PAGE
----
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Multiple pages were posted in a defacement attack against PBS today.

The website was attacked for including criticism of Wikileaks in its recent FRONTLINE special "WikiSecrets".  (Source: PBS)
Fake stories include one that claimed late-rapper Tupac Shakur was discovered to be living

PBS has become the latest victim of a concerted hacking campaign.  The party responsible is a familiar one -- they're the same group that recently hacked Sony Corp.  But this time around their motives were different.  The hackers this time were using the hack to show their support for embattled website Wikileaks.

I. PBS Stirs the Pot With Wikileaks Special

PBS special "WikiSecrets" aired last Tuesday as part of the news agency's FRONTLINE program, which tackles tough issues.  The program offered a surprisingly comprehensive view that showcased various parties offering both the praise of Wikileaks and its chief (suspected) informant U.S. Army Spc. Bradley Manning, and criticism of the aforementioned.

But advocates of the controversial leaks site took issue with the negative portions of the program.  Particularly touchy to supporters was a section in which writers for the British newspaper Guardian claimed that Wikileaks founder Julian Assange had said that Iraqi and Afghani allies to the U.S. "deserve to die".  

As Guardian is an extremely prestigious publication, on par with The New York Times in the U.S., this was a heady accusation.  Supporters of the site blasted PBS and Guardian claiming that Mr. Assange's comment was taken out of context or fabricated.

Among those offended were a group of savvy hackers.

II. Tupac's Back?

On Sunday, the PBS blog "PBS Newshour" saw a surprising story get posted, claiming that late-rapper Tupac Shakur was back.  This wasn't some sort of strange take on the recent Meek Mill hit; it actually claimed the late rapper was found alive.

The post claimed that Mr. Shakur actually did not die from the 1996 shooting and was instead "alive and well in a small resort in New Zealand".  It cited "locals" as a source and claimed that Notorious B.I.G. was also alive and had lived in the town for some time.

Tupac Shakur, perhaps the most famous gangster rapper of the 1990s, was murdered in Sept. 1996.  Notorious B.I.G. (real name Christopher George Latore Wallace) was murdered soon after in March 1997.  The murders ended the multi-platinum careers of both artists and shocked the rap industry.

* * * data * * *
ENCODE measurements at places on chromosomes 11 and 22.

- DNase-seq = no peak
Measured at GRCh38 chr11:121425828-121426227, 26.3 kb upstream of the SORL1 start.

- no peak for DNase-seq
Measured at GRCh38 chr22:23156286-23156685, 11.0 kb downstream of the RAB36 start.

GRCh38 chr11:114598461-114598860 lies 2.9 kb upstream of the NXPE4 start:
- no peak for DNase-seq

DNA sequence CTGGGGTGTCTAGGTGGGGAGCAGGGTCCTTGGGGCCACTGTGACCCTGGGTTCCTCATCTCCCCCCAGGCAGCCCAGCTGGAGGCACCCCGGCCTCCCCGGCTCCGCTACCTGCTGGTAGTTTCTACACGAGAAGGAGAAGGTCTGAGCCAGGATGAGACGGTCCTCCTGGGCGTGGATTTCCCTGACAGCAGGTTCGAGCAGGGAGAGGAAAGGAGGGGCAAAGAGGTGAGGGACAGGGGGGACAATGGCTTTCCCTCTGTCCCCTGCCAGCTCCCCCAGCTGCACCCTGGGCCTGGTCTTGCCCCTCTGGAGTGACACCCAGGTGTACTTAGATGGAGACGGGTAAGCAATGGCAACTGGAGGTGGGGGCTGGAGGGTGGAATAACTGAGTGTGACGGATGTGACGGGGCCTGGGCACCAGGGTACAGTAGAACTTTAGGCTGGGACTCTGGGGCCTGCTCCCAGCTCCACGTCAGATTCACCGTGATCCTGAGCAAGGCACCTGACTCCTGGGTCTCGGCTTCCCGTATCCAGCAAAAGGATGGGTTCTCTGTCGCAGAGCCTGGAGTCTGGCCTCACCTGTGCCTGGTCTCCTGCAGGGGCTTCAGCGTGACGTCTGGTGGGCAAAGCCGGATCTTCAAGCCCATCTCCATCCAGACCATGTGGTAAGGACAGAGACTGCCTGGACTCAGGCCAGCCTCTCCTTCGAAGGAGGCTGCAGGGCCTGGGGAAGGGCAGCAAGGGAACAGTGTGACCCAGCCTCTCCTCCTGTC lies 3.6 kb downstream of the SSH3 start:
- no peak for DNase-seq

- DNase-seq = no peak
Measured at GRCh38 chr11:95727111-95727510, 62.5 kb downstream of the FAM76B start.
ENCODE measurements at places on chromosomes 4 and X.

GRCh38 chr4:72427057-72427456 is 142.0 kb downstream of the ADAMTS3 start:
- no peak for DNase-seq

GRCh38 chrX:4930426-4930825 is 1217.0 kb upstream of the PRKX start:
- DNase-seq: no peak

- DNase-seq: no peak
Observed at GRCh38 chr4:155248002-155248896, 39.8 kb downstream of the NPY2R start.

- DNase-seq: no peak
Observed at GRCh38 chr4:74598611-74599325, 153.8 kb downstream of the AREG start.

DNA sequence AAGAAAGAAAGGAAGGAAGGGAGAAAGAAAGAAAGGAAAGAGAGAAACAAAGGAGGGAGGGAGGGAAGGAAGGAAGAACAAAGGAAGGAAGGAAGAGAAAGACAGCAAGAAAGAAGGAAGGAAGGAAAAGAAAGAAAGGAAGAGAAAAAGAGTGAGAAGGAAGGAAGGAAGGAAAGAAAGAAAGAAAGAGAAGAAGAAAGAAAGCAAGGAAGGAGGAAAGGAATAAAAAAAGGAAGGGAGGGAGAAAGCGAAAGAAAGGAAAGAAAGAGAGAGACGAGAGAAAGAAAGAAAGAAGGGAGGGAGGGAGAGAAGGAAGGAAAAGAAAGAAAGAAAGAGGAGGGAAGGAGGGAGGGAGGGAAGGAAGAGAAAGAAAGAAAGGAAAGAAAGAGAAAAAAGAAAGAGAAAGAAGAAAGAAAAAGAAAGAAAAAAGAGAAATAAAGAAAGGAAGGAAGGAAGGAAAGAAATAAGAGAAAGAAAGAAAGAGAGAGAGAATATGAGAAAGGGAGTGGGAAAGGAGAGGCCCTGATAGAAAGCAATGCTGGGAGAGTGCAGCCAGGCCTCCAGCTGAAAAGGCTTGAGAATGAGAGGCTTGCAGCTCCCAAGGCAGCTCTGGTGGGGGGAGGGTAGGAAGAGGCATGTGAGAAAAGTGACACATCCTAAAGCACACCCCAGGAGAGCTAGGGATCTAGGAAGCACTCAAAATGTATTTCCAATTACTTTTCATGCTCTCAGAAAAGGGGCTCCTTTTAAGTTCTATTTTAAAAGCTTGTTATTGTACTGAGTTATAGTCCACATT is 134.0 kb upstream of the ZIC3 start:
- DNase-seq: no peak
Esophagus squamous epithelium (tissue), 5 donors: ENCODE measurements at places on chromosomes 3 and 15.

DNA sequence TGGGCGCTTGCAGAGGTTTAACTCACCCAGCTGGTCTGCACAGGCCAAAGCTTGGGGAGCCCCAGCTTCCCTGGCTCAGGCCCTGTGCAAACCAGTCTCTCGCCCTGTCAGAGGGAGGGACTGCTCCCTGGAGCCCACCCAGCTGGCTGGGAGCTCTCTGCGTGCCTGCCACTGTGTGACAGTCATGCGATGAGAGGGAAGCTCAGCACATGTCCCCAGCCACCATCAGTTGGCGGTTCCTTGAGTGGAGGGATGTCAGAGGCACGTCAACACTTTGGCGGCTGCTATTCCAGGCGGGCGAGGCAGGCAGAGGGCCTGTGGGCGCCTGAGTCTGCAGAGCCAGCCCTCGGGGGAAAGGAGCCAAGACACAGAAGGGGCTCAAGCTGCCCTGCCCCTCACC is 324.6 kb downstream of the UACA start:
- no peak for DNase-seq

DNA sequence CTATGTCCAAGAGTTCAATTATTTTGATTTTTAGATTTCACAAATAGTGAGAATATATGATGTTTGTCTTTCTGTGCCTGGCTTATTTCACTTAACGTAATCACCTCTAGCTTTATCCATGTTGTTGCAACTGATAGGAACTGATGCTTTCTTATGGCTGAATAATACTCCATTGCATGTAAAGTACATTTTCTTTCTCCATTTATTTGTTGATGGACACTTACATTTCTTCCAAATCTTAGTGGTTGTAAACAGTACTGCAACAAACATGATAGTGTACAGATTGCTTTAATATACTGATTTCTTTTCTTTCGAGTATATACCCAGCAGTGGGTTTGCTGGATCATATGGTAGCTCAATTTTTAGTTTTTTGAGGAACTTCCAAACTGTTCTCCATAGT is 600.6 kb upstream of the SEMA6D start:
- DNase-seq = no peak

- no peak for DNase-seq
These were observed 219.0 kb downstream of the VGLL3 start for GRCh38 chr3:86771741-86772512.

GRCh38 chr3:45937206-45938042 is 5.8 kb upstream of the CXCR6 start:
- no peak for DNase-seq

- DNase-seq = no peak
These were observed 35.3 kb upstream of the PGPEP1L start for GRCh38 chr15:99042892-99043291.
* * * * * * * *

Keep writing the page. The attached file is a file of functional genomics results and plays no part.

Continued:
The murders have lent fodder to conspiracy theories -- both serious and sensational over the years, thanks to the unsolved nature of both murders and questionable ties between LAPD officers and thuggish Death Row Records CEO Marion "Suge" Knight, Jr.

PBS was left scrambling to remove the post and others.  The news organization posted a statement, commenting:

Last night there was an intrusion to PBS's servers. The erroneous information on the 'PBS Newshour' site has been corrected. The intruders also posted login information to two internal sites—one that press use to access PBS Pressroom and an internal communications website for stations.  

Teresa Gorman, who works in social media and online engagement for the PBS program "NewsHour," published a series of Twitter posts today commenting on the breach.  She comments, "If you missed it: our site has been accessed by hackers. Thanks for staying with us."

III. LulzSec Claims Responsibility for Post

In a series of updates on Twitter a team of hackers who call themselves "LulzSec" mocked PBS, pointing out the hack and eventually claiming responsibility for it.

The hackers wrote:
"Oh s–, what happened to @PBS?"

...then:
"What's wrong with @PBS, how come all of its servers are rooted? How come their database is seized? Why are passwords cracked? :("

After posting links to usernames and passwords, the group wrote:
"Oh yes, that's right... #Sownage tomorrow. We hope. We decided to obliterate @PBS instead out of distraction."

In addition to the Tupac page, LulzSec or its affiliates posted a story entitled "Unicorns Dragons and Chix With Swords".  They also created a page titled "FREE BRADLEY MANNING. F– FRONTLINE!" that contained the text "ALL YOUR BASE ARE BELONG TO LULZSEC."

Some of the pages are still available courtesy of Google's or Freeze.it's cache, though they've been removed from PBS's site [1] [2] [3].

LulzSec has released a longer statement via pastebin, commenting: